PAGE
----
A couple of weeks ago I took on a progressive blogger because of his attacks on Talk radio. The exchange quickly turned to economics. He said:
There is too much here to discuss in a comment response. If you are hanging your economic hat on Friedman, I’m sorry. He and his followers have been wrong in so many ways about his so-called “free market” theories. Friedman’s theories put into practice are directly responsible for worldwide dissolution and collapse of middle class working economies. The only reason his economics are still practiced is revisionist history and those in power profiting greatly from the outcome. Greed as the driving force – you are missing the point. Friedman has always misrepresented the work of Adam Smith – ignoring the moral imperative in his work. “Superior prudence,” Smith said, “is the best head joined to the best heart.” But over the years, economics instructors have edited out Smith’s “moral sentiments” — leaving only the impression that the “invisible hand” of free markets can magically convert individual greed into mutual benefit. Much ignored today is the fact that Smith was pro regulation – The purpose of banking regulations was to oblige “all of them to be more circumspect in their conduct, and by not extending their currency beyond its due proportion to their cash, to guard themselves against the ruinous runs, which the rivalship of so many competitors is always ready to bring upon them” (Wealth of Nations).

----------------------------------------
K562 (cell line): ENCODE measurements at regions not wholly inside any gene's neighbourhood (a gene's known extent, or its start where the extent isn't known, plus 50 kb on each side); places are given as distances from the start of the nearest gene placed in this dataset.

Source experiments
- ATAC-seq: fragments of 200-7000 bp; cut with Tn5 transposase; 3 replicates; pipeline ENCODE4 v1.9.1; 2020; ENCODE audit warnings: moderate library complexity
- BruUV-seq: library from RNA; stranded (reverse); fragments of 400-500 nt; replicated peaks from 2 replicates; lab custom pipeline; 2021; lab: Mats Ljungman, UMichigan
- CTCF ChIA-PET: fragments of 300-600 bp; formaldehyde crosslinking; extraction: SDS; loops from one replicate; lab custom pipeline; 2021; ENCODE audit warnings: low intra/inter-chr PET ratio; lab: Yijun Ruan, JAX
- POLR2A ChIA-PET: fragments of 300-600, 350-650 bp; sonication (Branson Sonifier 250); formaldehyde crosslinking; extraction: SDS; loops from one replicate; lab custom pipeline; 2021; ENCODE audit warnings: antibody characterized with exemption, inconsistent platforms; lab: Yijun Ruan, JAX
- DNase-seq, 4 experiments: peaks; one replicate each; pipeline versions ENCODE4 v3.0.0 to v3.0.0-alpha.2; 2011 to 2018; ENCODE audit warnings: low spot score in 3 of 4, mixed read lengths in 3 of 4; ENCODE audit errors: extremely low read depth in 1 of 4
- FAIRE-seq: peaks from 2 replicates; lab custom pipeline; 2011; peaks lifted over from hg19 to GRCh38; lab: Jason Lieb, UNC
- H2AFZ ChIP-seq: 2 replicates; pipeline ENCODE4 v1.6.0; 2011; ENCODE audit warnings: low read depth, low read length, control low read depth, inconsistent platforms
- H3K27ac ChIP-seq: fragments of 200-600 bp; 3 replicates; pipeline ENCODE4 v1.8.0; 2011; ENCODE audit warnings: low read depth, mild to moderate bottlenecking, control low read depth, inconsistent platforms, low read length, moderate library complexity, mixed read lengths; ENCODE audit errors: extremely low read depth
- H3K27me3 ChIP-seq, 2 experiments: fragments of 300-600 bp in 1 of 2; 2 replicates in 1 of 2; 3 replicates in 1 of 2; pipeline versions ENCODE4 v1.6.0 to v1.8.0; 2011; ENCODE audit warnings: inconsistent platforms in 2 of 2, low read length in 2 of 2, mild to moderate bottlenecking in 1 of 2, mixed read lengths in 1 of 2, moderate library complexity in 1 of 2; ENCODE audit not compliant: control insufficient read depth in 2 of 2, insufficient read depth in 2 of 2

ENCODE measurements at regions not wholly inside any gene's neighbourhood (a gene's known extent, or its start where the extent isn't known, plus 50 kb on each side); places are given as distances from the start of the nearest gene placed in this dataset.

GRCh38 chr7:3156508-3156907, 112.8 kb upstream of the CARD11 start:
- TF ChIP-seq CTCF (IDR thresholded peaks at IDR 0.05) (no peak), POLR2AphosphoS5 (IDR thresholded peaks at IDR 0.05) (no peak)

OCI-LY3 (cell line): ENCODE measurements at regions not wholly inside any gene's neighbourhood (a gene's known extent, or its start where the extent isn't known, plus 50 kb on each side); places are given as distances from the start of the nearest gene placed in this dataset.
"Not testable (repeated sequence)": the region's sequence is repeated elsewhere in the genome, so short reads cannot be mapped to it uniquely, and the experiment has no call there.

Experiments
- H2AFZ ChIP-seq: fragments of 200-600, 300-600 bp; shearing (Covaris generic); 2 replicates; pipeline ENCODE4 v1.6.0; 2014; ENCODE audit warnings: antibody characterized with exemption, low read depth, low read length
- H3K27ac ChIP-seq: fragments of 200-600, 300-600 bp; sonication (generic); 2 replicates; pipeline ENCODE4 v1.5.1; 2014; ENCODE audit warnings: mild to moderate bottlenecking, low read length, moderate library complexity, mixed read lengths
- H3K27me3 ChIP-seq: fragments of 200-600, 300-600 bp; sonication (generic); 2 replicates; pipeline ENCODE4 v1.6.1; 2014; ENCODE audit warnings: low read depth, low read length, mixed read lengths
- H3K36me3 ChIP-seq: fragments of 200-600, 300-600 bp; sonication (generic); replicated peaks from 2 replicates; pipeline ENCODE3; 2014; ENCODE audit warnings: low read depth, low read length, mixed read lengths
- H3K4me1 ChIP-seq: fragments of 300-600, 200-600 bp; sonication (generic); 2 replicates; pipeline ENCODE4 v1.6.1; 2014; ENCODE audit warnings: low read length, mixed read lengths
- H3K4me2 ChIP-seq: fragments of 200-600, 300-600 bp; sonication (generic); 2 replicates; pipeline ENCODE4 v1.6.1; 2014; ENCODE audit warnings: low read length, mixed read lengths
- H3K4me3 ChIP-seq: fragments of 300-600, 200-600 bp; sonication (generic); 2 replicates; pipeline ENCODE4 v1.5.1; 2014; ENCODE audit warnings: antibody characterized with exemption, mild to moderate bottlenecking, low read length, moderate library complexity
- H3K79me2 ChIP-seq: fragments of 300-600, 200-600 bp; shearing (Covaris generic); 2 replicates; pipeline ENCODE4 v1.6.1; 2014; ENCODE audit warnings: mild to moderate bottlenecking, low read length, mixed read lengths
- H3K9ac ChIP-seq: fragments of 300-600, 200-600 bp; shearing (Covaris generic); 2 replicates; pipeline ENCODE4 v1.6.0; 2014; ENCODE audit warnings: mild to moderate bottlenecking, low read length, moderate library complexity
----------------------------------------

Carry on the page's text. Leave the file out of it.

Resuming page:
On the invisible hand comment Right from Smiths wealth of nations page 363,
By preferring the support of domestic to that of foreign industry, he intends only his own security; and by directing that industry in such a manner as its produce may be of the greatest value, he intends only his own gain; and he is in this, as in many other cases, led by an invisible hand to promote an end which was no part of his intention. Nor is it always the worse for the society that it was no part of it. By pursuing his own interest, he frequently promotes that of the society more effectually than when he really intends to promote it. I have never known much good done by those who affected to trade for the public good. It is an affectation, indeed, not very common among merchants, and very few words need be employed in dissuading them from it.
Whoever offers to another a bargain of any kind, proposes to do
this. Give me that which I want, and you shall have this which
you want, is the meaning of every such offer; and it is in this